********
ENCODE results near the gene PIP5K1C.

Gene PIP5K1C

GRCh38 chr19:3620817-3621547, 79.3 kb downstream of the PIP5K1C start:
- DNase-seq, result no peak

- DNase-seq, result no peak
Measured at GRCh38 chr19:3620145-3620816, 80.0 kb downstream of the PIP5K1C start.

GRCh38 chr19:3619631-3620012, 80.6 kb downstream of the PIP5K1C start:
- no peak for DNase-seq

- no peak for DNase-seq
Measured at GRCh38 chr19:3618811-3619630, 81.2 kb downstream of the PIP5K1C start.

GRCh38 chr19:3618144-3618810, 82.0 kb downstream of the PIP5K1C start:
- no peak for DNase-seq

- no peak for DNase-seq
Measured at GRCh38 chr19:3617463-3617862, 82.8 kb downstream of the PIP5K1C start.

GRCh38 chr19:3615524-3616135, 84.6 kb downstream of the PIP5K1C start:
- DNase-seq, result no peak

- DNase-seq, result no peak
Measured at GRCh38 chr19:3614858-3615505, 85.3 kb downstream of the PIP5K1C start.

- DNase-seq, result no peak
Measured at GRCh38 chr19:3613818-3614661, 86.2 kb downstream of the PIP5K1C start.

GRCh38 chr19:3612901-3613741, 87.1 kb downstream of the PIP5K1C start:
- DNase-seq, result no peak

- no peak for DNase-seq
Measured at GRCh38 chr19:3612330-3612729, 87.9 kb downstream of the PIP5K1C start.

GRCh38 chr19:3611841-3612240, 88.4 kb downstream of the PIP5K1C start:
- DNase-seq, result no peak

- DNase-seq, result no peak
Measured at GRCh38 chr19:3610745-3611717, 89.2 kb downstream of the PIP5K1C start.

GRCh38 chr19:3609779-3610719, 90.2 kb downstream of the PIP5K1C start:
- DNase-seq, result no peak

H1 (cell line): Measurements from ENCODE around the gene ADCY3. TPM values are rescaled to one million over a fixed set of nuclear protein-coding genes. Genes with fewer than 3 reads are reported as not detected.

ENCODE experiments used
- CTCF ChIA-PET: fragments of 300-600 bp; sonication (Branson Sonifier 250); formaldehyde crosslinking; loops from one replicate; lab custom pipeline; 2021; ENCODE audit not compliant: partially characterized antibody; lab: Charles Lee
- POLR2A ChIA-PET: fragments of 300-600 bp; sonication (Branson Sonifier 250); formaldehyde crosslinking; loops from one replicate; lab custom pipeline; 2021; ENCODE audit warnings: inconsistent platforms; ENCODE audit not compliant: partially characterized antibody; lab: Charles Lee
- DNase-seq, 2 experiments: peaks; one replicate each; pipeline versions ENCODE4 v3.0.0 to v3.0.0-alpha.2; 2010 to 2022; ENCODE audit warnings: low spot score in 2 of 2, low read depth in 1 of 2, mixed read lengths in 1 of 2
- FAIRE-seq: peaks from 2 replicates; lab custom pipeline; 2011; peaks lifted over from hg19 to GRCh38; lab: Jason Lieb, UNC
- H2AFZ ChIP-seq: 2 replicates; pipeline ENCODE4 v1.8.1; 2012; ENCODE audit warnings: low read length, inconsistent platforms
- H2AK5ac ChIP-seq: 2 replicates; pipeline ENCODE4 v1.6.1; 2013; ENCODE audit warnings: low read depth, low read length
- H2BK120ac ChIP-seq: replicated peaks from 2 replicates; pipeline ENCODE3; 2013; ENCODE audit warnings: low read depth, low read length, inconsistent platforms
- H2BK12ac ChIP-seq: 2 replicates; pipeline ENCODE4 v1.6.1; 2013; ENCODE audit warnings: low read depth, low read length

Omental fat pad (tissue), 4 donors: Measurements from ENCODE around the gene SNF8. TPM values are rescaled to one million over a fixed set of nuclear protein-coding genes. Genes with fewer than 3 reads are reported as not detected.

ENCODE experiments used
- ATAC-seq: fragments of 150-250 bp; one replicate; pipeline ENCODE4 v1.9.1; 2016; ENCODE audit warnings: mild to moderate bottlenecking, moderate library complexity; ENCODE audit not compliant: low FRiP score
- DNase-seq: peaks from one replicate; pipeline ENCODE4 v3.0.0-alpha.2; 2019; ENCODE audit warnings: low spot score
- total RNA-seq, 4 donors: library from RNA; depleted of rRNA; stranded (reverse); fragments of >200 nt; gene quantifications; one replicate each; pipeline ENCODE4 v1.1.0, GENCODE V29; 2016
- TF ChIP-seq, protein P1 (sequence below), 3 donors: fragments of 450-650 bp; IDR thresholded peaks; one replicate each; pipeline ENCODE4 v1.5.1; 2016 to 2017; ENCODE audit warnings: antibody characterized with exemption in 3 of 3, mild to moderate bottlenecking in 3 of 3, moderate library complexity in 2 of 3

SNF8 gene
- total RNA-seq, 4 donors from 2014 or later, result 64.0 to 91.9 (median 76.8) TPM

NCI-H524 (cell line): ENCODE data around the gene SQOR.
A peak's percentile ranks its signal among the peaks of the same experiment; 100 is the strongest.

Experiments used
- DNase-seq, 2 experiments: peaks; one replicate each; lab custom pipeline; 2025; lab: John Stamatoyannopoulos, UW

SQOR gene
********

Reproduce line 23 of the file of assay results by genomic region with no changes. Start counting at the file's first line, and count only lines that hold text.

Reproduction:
- no peak for DNase-seq